By Jeff Beals
“Remarkable staff, beautiful hotel and very good management! Thank you for a wonderful experience and for being so accommodating of us. We loved it and will be back.”
That’s an excerpt from an online review a family member of mine wrote about his stay last year at a Geneva, Switzerland resort.
I was thinking about that family member recently and how much he reminded me of this other guy I know, a good friend. I decided to Google both of them.
When I Googled the family member, I noticed he had written the review above plus a couple others.
Among my friend’s search returns were some reviews of books and other products he had purchased on Amazon.com.
Upon deeper examination, I discovered both men had written several reviews on various websites, using their real names, and another identifying factor, usually their home town. These guys are incredibly successful, and have many impressive things going on in their lives, yet these online reviews appeared near the top of their Google research results.
The fact that reviews show prominently on Internet searches is proof that writing reviews can be a powerful marketing force for individuals trying to build personal brands and the companies for which they work. Now is a great time to think about the products, services and people you respect and start contemplating what you can say about them online.
Review writing is worthwhile, because I guarantee your friends, colleagues, potential clients and prospective employers are Googling you on a regular basis. That’s what we do these days – when we are thinking about doing business with a person or getting involved with a company, we conduct a quick search.
If someone Googles you and little or nothing shows up, they are going to be unimpressed. It might not be fair, or even accurate, but if the Google returns on your name are meager, the person searching will assume you don’t have much going on. You can’t afford that.
Being widely represented on the Internet is crucial, and online reviews are a great way to get your name and your company’s name out in the marketplace. The key is to make sure the reviews work for you instead of against you.
The first step is to use your real name and an identifying factor. Your reviews are useless if you use a pseudonym. For the identifying factor, most reviewers use their city of residence or what they do for a living, i.e. “architect,” “pharmaceutical sales” or “insurance industry.” Only use your company name if you are comfortable doing so, keeping in mind that some large companies frown on employees publicly using the company name without permission from the public relations department. As long as the website doesn’t have a policy against it, you might want to include your website URL or email address after your name.
When writing your name, go by the name everyone calls you. For instance, if everyone knows you as “Jeff,” don’t sign your name as “Jeffrey.”
In the vast majority of the cases, you should write positive comments. Negative reviews generally hurt your brand, making you come across as an unpleasant, unhappy person. When you feel you must write a scathing review, that’s when you pull out the pseudonym.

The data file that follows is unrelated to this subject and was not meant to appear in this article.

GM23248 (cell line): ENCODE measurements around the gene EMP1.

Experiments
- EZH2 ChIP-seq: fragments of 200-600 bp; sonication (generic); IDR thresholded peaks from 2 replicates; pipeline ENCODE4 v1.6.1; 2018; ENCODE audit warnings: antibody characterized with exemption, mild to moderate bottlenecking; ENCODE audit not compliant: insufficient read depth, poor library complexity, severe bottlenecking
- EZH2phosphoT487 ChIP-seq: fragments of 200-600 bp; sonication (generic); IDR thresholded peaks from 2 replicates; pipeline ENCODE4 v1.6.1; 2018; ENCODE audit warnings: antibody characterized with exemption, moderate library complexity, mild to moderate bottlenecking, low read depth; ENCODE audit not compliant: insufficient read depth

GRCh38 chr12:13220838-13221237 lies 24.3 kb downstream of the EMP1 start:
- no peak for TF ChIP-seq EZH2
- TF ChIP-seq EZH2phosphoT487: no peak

Write reviews about products, services and companies that relate to your expertise. For example, there’s power in writing an Amazon review about a new leadership book if you are a senior executive.
Make sure your writing uses real grammar and avoids too much slang or vernacular language. While you don’t need to write like a British poet, professional-sounding language is a must.
As far as length is concerned, you need to put some “meat” into it without turning it into a novel. One sentence is way too short, but if you write more than two standard-sized paragraphs it is unlikely many people will read your entire text.
Include a short reference as to who you are professionally or what your company does in your review. That gives you credibility and encourages potential clients to learn more about you, but limit this part to just one sentence, so you don’t come across as a conceited braggart.
Put some thought into the review and make it interesting. Some websites allow readers of reviews to “star” them or mark how helpful they are. The more “helpful” your review is, the more likely it will show up first.
But don’t stop with just the review. Once it is approved and posted, send it to all your LinkedIn, Facebook, Twitter and GooglePlus followers. This will expand the circle of people who could potentially see it and “like” it, “agree” with it or “star” it.
Once you become adept at writing reviews, you could also comment on blog articles. Follow blogs that relate to your area of expertise and/or your company’s industry. The rules of review writing apply to blog comments.
Indeed writing reviews and responding to blog articles are powerful ways for you and your company to stand out in this crazy, cluttered marketplace in which we all work, but you have to be disciplined and committed. One review or one blog comment really won’t do much for you. In addition to writing the right stuff in the right way, you need to be a regular contributor. The frequency of your writing is almost as important as the quality.
You are welcome to forward this article (with author citation) to anyone else who might benefit from it.
Jeff Beals is an award-winning author, who helps professionals do more business and have a greater impact on the world through effective sales, marketing and personal branding techniques. As a professional speaker, he delivers energetic and humorous keynote speeches and workshops to audiences worldwide. To discuss booking a presentation, go to JeffBeals.com or call (402) 637-9300.